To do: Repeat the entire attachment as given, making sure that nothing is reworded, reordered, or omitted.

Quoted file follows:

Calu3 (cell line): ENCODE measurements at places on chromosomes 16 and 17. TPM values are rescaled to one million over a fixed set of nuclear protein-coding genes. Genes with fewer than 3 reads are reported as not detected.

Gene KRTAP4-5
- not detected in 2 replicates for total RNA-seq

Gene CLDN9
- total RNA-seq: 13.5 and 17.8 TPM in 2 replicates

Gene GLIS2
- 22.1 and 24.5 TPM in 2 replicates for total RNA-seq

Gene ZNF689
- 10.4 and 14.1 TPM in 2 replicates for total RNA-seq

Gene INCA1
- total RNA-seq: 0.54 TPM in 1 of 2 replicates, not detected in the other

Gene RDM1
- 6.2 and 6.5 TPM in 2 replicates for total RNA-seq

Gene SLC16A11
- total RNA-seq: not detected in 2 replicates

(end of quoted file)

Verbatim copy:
Calu3 (cell line): ENCODE measurements at places on chromosomes 16 and 17. TPM values are rescaled to one million over a fixed set of nuclear protein-coding genes. Genes with fewer than 3 reads are reported as not detected.

Gene KRTAP4-5
- not detected in 2 replicates for total RNA-seq

Gene CLDN9
- total RNA-seq: 13.5 and 17.8 TPM in 2 replicates

Gene GLIS2
- 22.1 and 24.5 TPM in 2 replicates for total RNA-seq

Gene ZNF689
- 10.4 and 14.1 TPM in 2 replicates for total RNA-seq

Gene INCA1
- total RNA-seq: 0.54 TPM in 1 of 2 replicates, not detected in the other

Gene RDM1
- 6.2 and 6.5 TPM in 2 replicates for total RNA-seq

Gene SLC16A11
- total RNA-seq: not detected in 2 replicates